I've been reading two books in the last few weeks, both of which talk about grief. One is a book of fiction, called The Shack, by William Paul Young. In it, the main character enters into a time he calls The Great Sadness. He has gone through a terrible loss that was a result of another person's evil choice, and it has shaken him to the core. Along the way to the beginning of healing, he builds a new relationship with God, while having some unique conversations about many aspects of life, including evil, suffering, and forgiveness.

The other book I've been reading is A Grace Disguised, How the Soul Grows Through Loss, by Jerry Sittser. He tells of the struggles he experienced after a drunken driver hit the minivan he was driving, killing his wife, his daughter, and his mother. He was left alone to raise his three surviving children. One of the images he used was so powerful, I'm going to quote it here. It's on page 33 of the book:

I had a kind of waking dream shortly after that, caused, I am sure, by that initial experience of darkness. I dreamed of a setting sun. I was frantically running west, trying desperately to catch it and remain in its fiery warmth and light. But I was losing the race. The sun was beating me to the horizon and was soon gone. I suddenly found myself in the twilight. Exhausted, I stopped running and glanced with foreboding over my shoulder to the east. I saw a vast darkness closing in on me. I was terrified by that darkness. I wanted to keep running after the sun, though I knew that it was futile, for it had already proven itself faster than I was. So I lost all hope, collapsed to the ground, and fell into despair. I thought at that moment that I would live in darkness forever....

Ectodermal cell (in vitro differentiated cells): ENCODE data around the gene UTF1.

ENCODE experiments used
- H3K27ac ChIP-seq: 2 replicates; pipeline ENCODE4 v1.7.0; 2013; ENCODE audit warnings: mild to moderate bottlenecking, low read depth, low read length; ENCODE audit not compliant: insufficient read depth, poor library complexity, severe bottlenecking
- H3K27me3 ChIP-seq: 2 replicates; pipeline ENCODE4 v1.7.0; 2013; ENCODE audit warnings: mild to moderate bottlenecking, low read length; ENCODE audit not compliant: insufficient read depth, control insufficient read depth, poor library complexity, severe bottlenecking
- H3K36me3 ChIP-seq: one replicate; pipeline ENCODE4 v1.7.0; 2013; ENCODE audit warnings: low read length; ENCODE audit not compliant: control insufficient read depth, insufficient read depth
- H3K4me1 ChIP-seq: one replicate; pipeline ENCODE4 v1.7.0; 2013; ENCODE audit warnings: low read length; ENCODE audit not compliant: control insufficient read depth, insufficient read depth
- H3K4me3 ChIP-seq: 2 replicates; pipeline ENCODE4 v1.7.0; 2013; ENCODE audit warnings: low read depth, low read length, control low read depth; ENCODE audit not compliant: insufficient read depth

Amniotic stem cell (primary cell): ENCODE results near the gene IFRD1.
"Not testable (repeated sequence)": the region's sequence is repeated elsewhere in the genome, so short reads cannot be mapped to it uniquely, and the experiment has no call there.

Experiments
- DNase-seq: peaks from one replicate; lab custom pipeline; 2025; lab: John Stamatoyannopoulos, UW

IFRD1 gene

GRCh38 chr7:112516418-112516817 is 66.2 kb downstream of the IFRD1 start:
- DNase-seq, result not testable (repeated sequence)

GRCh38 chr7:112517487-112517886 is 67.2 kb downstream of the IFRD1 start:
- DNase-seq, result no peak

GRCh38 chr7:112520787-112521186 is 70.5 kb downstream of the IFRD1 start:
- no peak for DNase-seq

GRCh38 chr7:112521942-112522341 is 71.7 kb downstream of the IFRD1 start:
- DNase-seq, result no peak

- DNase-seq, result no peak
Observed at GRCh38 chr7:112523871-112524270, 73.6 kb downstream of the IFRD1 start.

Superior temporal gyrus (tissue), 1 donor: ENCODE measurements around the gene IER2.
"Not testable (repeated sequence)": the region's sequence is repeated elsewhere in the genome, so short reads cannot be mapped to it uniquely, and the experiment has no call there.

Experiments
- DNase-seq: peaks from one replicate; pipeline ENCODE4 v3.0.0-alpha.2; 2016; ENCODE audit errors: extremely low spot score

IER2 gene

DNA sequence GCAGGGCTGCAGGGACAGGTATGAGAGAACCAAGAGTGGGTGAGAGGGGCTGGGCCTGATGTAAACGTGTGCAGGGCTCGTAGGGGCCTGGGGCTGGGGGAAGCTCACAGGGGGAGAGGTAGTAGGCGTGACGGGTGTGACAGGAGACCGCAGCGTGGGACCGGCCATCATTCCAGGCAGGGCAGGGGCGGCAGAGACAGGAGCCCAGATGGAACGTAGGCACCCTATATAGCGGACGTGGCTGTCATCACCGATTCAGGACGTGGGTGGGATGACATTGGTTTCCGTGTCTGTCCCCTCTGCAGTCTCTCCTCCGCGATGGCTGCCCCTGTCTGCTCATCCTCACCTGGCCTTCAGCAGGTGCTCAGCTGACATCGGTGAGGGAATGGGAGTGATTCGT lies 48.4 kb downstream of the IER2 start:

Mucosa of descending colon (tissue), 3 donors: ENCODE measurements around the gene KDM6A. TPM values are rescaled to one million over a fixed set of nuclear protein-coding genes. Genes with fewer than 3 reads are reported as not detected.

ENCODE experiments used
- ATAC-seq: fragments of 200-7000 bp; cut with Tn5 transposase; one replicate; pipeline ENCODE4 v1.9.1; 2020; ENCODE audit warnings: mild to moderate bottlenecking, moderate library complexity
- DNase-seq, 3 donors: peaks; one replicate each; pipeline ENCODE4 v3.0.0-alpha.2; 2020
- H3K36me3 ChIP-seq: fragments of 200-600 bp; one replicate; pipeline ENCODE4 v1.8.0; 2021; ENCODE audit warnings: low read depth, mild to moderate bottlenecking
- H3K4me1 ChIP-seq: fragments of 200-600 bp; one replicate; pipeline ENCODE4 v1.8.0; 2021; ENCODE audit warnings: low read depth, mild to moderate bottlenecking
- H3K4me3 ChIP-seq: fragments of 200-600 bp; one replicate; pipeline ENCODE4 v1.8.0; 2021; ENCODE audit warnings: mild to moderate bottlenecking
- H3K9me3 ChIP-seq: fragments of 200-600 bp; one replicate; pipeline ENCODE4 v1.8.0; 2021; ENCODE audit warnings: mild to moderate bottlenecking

Later, my sister, Diane, told me that the quickest way for anyone to reach the sun and the light of day is not to run west, chasing after the setting sun, but to head east, plunging into the darkness until one comes to the sunrise.

I discovered in that moment that I had the power to choose the direction my life would head, even if the only choice open to me, at least initially, was either to run from the loss or to face it as best I could. Since I knew that darkness was inevitable and unavoidable, I decided from that point on to walk into the darkness rather than outrun it, to let my experience of loss take me on a journey, wherever it would lead, and to be transformed by my suffering rather than to think I could somehow avoid it.

The writer went on to talk about how allowed himself a time of solitude every day to deal with the darkness and give himself to grief. In these times, he both suffered and grew deeper. When he wrote the book, three years after the accident, he still was experiencing times of darkness. On page 36 the author wrote:

The decision to face the darkness, even if it led to overwhelming pain, showed me that the experience of loss itself does not have to be the defining moment of our lives. Instead, the defining moment can be our response to the loss. It's not what happens to us that matters as much as what happens in us. Darkness, it is true, had invaded my soul. But then again, so did light. Both contributed to my personal transformation...

In other words, though I experienced death, I also experienced life in ways I never thought possible before, not after the darkness, as we might suppose, but in the darkness. I did not go through pain and come out the other side; instead, I lived in it and found within the pain the grace to survive and eventually grow.

The author of the book is very candid about his struggles, with faith, with fear, and with the meaning of forgiveness. He managed to write a deep, uplifting book after a terrible loss. The focus was more on the struggles we all experience in the hard places, not just on his own journey. I recommend it.

It's often said there is no way out of grief but through. Allowing ourselves to walk through the valley of the shadow of death, trusting that we are not alone in the darkness, will help us reach the other side.

These pictures were taken at Northwest Park in Irving.